And the answer was quite interesting. Like I did with the Croatian names ending in -ić, I decided to give the Swedish World Cup team a translation makeover. But before all that, we have to find the origins of -qvist.
Quora came to the rescue with these answers:
“Kvist” is the most common spelling and it means “twig”. Until the 19th century, most people had surnames named after their fathers and ending with “son”, like Fredriksson. That began to change however and many people took names inspired by nature when they moved to other parts of the country or emigrated. “Kvist” was also a common nom de guerre in the Swedish army in the 18th century, helping it’s popularity.
Surnames inspired by nature are very common in Sweden.
It is an archaic spelling of the Swedish word meaning “twig” (as in thin, slender tree branch). The modern spelling is “kvist”.
This is just one of many nouns taken from nature and combined with other words describing aspects of the natural world in order to create surnames, e.g., Blomkvist (flower-twig); Lundkvist (grove-twig); Hultqvist (forest-twig); Dahlqvist (Valley-twig); Almqvist (Elm-twig); Björkqvist (Birch-twig) or words such as “ny” (new) as in Nyberg; Nyqvist, and “hög” (high) as in Höglund, Högstedt, Högstrand.
There are many different types of word combinations in this vein, making up family names or surnames:
Strömberg (Stream-mountain); Strömdahl (Stream-valley); Blomberg (Flower-mountain); Almlöf (Elm-leaf); Almgren (Elm-branch); Bergdahl (Mountain-valley); Asplund (Aspen-grove); Bäckström (Brook-stream); Ekelöf (Oak-leaf); Lönnroth (Maple-root); Lindencrona (Linden-crown).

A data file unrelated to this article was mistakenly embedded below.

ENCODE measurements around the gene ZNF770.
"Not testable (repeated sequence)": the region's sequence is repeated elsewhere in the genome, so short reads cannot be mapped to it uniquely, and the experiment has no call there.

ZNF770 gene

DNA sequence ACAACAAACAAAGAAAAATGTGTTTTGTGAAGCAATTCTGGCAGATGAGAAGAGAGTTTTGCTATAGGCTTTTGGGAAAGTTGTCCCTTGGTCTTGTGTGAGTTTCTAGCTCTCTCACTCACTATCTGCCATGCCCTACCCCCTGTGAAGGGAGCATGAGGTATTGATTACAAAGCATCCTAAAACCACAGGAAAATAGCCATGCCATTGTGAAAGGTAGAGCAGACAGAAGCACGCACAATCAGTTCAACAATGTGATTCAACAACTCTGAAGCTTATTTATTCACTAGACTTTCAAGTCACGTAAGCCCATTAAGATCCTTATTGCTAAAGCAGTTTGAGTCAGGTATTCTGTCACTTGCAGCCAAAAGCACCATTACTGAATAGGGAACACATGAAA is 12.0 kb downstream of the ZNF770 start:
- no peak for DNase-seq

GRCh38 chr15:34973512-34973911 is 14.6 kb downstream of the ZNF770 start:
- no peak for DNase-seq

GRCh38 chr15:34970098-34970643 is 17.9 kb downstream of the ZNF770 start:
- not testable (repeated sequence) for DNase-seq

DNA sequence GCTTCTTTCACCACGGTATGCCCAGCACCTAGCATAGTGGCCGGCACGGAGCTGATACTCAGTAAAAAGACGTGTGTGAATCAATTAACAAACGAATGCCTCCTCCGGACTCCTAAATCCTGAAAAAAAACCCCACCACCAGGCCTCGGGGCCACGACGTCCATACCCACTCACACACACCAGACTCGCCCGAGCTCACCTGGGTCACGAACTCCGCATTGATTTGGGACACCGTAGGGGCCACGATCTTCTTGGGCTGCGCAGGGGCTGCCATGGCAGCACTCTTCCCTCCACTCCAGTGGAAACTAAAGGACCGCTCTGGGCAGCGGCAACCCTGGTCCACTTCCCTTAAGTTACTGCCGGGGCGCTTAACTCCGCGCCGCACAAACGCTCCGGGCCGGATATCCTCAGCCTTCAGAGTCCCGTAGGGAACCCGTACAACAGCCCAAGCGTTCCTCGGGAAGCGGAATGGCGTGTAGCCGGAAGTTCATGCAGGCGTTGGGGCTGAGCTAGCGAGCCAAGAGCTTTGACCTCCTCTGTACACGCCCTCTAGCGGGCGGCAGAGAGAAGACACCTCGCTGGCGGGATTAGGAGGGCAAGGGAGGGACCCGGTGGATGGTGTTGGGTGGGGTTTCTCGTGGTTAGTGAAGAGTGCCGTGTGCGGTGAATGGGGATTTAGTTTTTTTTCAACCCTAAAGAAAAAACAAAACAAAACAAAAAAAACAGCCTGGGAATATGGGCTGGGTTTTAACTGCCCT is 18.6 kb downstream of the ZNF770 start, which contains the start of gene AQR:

An interesting feature of this category of Swedish surnames is that they tend to preserve archaic spellings of certain words, e.g., “löf” / löv (leaf); “roth”/ rot (root); crona/krona (crown); dahl/dal (valley) and qvist /kvist (twig).
Very interesting indeed. So what would that do to Sweden’s starting line up against England in the 2018 World Cup Quarter finals?
Not much. Why? Because only one name ended in -qvist, and that was Granqvist, which translates as “spruce branch”. But we do have a few suffixes.
(Victor) Lindelof = “Linden leaf”
(Albin) Ekdal = “Oak valley”
(Emil) Forsberg = “strong mountain”
(Marcus) Berg = “mountain” (unsurprisingly)
(Kristoffer) Nordfeldt is a little different because while nord and feldt are Germanic, they aren’t both Swedish. Nord means north but feldt is a variation of the german feld, meaning field, becoming “north field”
And (Mikael) Lustig = “funny”.